China, the biggest sugar user after India, may seek more imports after buying a “substantial” quantity from overseas to try to curb inflation as output drops for a third year, according to the top economic planning agency.
While the country has sufficient stockpiles after recent imports, it’ll be “happy” to see more purchases as overseas sugar costs less than local supplies, Liu Xiaonan, deputy head of the economy and trade division at the National Development and Reform Commission, or NDRC, said at a conference yesterday.
Increased imports may help to buoy raw-sugar prices that have dropped 27 percent this year, while slowing inflation in China from the fastest pace since 2008 last month. Output may drop to 10.5 million metric tons this year from 10.74 million on frost and labor shortages, the China Sugar Association said.
“All eyes are on the policy front given that the production shortfall now becomes clear,” said Axl Wang, Beijing research manager at Wanda Futures Co. China announced a 1.94 million ton, sugar-import quota at the start of the year and has yet to award most of that to qualified companies, Wang said.
China may buy as much as 1.8 million tons of sugar from overseas over the next four months, Australia and New Zealand Banking Group Ltd. said on April 18. Prices in some provinces of China are now more than 50 cents per pound, it said.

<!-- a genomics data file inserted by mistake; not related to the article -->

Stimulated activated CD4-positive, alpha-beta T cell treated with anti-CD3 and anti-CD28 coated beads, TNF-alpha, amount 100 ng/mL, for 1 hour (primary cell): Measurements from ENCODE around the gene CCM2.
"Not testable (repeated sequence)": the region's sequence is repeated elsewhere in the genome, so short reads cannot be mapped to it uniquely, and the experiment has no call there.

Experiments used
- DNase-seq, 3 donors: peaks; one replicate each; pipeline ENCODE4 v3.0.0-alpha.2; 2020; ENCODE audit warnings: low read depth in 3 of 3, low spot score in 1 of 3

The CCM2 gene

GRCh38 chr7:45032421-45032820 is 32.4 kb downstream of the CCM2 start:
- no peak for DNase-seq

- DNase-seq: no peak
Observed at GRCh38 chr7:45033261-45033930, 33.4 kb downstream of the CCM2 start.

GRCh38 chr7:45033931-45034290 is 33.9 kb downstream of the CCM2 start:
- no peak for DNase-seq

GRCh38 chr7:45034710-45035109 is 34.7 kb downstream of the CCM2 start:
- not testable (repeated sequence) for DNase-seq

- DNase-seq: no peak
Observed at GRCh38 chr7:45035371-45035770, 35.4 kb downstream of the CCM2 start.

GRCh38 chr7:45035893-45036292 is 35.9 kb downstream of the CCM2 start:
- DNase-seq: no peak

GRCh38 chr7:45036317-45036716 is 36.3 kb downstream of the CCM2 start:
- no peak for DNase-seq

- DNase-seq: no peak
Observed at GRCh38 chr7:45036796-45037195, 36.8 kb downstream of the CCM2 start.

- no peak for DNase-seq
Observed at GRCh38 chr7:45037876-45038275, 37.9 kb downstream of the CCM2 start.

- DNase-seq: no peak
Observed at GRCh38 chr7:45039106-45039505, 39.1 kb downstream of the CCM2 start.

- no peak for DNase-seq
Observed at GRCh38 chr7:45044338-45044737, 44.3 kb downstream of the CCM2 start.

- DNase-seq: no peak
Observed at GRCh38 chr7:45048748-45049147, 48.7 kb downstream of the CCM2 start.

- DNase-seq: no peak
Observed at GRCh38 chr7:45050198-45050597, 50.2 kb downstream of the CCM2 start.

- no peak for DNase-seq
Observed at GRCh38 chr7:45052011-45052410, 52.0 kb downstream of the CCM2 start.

White-sugar futures on China’s Zhengzhou Commodity Exchange have advanced 36 percent in the past year to 6,815 yuan ($1,044) a ton at 10:45 a.m. in Beijing today. In London, refined sugar for August delivery closed little changed at $639.10 a ton on NYSE Liffe on April 21.
“The government has made it a top priority this year to ensure supply and maintain price stability,” Liu said at the conference in Kunming. “We have taken the opportunity to import a substantial amount of sugar and now have enough stockpiles to plug the production shortfall.”
The government can “easily ensure 1.2 million tons of sugar supply” from stockpiles until the new crop is available next season, Ding Shuwang, deputy head of the market-control division under the Ministry of Commerce, said in Kunming, citing China’s increasing capacity to process raw-sugar imports into refined sweetener. The government sold 760,000 tons from its reserves since the year that began on Nov. 1, NDRC’s Liu said.
Sugar demand in China may reach more than 13.5 million tons this year, down from an estimated 13.78 million tons a year ago, as record prices encouraged the use of cheaper substitutes such as corn syrup and eroded affordability for low-income consumers, said Liu Hande, head of Guangdong Sugar Association.
Inflation in China may rise about 4.5 percent this year, exceeding a 4 percent government target, the Xinhua News Agency said yesterday, citing Chen Dongqi, deputy chief of the Macroeconomic Research Institute under the NDRC. In March, consumer prices rose 5.4 percent from a year earlier, according to government data. Food prices jumped 11.7 percent last month.